Given that it’s been 7 years since the first Croods movie was released, the original target audience are all likely scattered across primary and high school now. But displaying the sense that it honestly doesn’t care about this statistic, The Croods: A New Age delights all the same, and very much presents itself as its own standalone outing, opting for the briefest of catch-up prologues to ensure anyone who hasn’t seen (or doesn’t remember) its predecessor won’t be put at a disadvantage.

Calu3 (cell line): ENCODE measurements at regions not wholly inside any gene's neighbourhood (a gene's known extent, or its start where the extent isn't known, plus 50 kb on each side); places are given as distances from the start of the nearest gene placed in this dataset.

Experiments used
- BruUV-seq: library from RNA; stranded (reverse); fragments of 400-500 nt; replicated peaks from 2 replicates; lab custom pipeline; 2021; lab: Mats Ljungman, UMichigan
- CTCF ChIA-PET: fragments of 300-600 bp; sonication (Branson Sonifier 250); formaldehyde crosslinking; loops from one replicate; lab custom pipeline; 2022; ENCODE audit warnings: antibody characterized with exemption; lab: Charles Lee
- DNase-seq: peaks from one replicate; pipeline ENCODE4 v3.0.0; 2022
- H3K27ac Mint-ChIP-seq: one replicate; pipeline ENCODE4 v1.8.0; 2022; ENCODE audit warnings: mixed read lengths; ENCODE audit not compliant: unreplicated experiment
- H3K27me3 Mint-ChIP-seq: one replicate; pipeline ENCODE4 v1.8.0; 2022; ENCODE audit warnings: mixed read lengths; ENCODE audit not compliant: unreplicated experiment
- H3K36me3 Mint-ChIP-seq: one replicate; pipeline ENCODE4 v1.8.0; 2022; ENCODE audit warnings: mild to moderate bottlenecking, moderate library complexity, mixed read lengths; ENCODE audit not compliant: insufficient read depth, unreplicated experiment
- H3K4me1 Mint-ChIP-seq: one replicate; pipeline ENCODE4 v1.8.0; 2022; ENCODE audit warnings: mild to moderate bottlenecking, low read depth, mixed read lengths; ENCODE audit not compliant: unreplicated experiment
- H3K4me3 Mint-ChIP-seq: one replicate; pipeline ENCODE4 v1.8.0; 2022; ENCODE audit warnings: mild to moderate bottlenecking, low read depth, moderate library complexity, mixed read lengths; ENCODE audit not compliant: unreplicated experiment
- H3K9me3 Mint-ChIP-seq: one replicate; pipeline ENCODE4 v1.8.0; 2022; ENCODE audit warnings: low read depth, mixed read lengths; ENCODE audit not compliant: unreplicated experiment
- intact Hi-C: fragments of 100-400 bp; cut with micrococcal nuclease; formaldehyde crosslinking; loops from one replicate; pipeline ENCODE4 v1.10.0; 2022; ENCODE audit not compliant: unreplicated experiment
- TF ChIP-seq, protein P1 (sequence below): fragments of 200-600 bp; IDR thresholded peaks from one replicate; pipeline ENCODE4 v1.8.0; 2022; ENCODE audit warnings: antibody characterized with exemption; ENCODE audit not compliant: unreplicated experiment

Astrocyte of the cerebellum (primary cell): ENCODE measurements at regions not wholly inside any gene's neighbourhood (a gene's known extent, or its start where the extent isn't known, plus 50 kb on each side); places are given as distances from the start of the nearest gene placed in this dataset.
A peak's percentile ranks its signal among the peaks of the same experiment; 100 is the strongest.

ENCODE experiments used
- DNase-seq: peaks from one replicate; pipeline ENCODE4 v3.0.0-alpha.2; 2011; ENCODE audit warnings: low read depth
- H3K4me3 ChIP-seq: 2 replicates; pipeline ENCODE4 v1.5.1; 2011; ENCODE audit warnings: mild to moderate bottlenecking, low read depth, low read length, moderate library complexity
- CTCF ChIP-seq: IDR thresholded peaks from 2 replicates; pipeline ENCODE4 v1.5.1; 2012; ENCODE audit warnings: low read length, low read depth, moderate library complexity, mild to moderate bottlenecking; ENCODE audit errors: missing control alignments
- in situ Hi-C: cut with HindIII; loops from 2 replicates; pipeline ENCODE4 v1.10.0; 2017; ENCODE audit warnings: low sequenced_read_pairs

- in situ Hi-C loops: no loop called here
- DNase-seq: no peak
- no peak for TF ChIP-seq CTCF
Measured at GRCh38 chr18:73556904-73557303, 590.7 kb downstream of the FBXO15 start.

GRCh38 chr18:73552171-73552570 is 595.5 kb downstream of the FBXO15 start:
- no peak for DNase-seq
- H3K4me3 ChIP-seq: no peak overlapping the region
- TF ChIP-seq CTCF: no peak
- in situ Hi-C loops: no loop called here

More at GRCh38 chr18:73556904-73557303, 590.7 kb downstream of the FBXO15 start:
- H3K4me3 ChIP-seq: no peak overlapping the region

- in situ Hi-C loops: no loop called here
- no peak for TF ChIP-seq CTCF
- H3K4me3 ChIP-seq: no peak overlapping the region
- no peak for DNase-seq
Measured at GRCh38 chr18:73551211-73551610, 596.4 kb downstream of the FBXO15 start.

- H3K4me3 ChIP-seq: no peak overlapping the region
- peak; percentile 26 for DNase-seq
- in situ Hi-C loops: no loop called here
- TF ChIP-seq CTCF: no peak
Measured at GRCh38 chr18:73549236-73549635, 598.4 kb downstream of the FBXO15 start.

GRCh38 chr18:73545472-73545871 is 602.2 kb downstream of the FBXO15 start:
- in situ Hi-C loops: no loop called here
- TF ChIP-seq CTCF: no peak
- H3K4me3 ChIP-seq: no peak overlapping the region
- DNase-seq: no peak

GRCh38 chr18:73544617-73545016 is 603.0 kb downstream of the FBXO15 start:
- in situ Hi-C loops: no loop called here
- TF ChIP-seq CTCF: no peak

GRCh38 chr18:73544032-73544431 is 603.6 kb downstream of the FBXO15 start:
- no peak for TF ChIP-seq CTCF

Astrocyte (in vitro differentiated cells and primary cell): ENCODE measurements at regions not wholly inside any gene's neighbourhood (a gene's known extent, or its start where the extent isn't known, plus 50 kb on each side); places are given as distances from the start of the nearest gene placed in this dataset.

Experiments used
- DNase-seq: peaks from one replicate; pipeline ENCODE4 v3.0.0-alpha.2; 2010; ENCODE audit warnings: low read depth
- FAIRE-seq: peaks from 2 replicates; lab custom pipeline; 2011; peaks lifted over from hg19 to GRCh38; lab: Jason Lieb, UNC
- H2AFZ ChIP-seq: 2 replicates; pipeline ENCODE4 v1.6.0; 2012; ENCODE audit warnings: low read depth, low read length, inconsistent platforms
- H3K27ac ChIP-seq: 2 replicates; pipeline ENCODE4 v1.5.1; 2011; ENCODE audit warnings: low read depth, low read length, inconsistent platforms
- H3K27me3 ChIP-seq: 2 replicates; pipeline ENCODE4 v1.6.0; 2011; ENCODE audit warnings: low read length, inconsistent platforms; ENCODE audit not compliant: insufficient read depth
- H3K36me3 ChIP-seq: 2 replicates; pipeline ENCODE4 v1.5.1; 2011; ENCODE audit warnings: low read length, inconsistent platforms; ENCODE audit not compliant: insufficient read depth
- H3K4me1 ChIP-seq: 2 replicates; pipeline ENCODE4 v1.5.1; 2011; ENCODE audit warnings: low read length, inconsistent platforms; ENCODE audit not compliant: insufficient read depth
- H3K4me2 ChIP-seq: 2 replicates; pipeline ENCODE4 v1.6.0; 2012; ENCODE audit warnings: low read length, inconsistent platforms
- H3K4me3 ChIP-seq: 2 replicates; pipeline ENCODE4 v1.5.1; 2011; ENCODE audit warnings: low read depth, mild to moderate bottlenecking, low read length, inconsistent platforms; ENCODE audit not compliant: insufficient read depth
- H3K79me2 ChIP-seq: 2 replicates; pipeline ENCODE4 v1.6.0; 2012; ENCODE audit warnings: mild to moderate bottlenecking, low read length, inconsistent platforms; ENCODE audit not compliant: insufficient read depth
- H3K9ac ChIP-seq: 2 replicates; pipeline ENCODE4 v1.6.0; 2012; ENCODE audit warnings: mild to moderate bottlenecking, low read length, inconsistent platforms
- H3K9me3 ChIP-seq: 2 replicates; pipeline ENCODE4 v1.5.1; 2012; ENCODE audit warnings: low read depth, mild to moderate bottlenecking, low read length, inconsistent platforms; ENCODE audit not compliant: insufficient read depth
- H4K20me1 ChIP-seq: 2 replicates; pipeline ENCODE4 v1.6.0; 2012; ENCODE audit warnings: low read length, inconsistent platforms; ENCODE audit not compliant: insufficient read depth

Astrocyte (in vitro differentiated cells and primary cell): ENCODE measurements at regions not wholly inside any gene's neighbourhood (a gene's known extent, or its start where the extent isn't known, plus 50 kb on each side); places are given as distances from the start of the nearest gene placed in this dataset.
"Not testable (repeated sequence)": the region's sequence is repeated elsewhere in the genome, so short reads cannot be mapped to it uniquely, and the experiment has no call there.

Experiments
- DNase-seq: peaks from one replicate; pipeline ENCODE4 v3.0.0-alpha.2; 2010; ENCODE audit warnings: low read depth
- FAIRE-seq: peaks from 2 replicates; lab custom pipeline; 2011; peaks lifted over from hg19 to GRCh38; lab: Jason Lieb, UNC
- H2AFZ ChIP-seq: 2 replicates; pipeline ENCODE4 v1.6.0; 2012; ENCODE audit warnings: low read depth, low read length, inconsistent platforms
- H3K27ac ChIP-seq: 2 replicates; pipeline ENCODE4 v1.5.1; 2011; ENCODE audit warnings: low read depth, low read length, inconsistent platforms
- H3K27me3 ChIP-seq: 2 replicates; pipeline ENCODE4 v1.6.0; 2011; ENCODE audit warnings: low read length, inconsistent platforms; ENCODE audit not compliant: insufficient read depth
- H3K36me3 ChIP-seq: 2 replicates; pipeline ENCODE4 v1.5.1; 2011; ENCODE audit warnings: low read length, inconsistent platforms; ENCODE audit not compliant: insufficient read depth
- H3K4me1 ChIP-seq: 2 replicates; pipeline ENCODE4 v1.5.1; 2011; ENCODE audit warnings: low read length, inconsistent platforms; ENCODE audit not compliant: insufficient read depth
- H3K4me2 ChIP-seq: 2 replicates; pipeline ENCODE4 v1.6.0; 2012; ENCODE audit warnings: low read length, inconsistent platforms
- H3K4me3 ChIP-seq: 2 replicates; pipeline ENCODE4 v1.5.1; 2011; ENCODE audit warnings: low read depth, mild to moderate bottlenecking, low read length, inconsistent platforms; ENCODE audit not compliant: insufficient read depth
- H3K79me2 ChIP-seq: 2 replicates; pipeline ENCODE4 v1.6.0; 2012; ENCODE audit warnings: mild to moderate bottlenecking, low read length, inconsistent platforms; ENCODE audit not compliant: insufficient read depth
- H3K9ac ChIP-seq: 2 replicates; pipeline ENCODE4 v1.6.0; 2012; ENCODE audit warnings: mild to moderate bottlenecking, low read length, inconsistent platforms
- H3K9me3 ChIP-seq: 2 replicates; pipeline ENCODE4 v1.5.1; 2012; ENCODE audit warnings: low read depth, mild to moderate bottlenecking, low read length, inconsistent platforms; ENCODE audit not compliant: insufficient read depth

Picking up right where the original left off, A New Age fills us in on how The Croods, a family of literal cavemen, came to meet the optimistic nomad Guy (voiced by Ryan Reynolds). By front-loading the film with Guy’s own tragic backstory – we see that his family were victims of a tar rising that swallowed his village – the narrative wisely lets this emotional current drive the film, rather than serve as a momentum-breaking detour. Hoping to locate the mythical “Tomorrow” – a place of salvation that his parents guided him towards – Guy and his adopted family – patriarch Grugg (Nicholas Cage), matriarch Ugga (Catherine Keener), their dim-witted son Thunk (Clark Duke), ferocious grandmother, the appropriately named Gran (Cloris Leachman), wild youngest Sandy (Kailey Crawford), and headstrong daughter (and head-over-heels in love with Guy) Eep (Emma Stone) – survive through the uncertainty of the land.